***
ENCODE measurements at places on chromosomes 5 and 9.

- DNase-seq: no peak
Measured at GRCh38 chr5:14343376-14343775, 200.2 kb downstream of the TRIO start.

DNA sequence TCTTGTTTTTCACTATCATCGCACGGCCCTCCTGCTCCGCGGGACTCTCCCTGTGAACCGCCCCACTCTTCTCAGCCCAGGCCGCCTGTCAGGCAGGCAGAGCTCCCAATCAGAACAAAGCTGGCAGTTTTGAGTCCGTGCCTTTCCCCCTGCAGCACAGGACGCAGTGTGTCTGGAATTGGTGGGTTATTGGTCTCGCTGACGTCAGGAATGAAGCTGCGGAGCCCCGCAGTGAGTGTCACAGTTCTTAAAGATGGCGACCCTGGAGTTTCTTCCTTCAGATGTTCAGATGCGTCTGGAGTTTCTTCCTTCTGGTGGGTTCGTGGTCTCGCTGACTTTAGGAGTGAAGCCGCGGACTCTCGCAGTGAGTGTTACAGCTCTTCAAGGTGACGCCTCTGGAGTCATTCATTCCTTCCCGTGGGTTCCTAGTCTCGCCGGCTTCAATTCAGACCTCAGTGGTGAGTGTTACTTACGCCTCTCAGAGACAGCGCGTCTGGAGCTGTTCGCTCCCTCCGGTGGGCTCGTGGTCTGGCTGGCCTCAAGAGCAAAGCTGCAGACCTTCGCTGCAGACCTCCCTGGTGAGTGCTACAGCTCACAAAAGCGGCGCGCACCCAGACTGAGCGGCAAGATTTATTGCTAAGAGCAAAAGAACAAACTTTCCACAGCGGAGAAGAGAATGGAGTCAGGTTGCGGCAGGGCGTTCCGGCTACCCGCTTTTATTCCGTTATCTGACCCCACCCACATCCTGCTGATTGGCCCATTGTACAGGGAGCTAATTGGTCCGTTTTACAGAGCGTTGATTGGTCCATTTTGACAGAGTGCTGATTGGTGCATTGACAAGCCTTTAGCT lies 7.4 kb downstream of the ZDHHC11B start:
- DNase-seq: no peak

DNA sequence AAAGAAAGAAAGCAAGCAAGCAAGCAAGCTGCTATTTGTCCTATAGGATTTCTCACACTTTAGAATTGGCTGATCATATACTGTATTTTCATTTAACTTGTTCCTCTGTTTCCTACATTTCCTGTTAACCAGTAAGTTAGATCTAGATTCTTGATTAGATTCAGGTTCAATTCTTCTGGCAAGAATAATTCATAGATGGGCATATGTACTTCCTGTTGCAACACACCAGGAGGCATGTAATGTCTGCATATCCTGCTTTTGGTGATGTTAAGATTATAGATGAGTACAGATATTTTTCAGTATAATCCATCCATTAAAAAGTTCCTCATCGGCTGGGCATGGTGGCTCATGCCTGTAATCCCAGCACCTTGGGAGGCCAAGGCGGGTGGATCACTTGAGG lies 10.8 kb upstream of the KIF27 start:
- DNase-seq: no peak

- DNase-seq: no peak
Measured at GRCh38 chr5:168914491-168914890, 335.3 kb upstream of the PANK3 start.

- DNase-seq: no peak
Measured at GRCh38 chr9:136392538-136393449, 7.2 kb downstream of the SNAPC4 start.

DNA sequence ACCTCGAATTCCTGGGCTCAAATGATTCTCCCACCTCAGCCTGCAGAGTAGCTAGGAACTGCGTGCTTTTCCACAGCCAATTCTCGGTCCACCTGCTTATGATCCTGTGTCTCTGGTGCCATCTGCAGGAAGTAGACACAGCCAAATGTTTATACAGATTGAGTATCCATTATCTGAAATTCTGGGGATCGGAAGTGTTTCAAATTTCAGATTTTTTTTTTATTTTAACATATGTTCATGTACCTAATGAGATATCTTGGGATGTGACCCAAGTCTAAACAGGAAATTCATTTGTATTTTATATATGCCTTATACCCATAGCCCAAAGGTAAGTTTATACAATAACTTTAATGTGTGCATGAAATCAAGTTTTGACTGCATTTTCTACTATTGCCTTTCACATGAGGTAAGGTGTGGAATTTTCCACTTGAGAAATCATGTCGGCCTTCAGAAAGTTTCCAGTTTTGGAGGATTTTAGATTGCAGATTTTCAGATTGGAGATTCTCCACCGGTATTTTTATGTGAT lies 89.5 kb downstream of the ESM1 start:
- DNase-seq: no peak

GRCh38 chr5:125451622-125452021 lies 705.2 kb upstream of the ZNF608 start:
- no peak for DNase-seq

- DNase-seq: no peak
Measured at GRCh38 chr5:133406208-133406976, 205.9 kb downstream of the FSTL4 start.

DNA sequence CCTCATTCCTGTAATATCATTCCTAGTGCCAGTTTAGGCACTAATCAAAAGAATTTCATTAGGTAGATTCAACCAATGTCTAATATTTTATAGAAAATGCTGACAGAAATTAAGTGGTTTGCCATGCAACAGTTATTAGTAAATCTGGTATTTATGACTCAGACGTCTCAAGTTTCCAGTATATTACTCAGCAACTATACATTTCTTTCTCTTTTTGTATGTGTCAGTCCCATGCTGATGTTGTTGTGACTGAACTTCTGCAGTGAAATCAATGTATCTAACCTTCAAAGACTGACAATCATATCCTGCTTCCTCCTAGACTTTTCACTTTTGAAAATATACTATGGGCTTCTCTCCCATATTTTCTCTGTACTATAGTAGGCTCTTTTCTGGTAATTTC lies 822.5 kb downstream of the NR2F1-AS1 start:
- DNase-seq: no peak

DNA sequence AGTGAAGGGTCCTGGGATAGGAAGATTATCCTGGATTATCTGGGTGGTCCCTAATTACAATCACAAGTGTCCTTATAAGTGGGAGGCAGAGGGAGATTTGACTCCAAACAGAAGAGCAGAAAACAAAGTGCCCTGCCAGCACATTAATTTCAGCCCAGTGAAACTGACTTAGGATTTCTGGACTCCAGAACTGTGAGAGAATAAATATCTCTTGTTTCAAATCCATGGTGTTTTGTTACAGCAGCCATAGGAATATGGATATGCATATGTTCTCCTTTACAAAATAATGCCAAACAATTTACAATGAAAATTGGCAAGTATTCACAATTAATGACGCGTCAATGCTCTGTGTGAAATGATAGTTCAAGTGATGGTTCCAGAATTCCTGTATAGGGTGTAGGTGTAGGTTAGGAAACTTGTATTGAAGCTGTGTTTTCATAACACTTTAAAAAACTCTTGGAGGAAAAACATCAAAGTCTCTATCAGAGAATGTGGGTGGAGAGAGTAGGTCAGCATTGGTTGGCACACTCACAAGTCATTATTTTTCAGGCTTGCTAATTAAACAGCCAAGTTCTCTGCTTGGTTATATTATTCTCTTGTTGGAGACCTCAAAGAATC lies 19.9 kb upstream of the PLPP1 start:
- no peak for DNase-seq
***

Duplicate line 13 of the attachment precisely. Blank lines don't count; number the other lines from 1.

- DNase-seq: no peak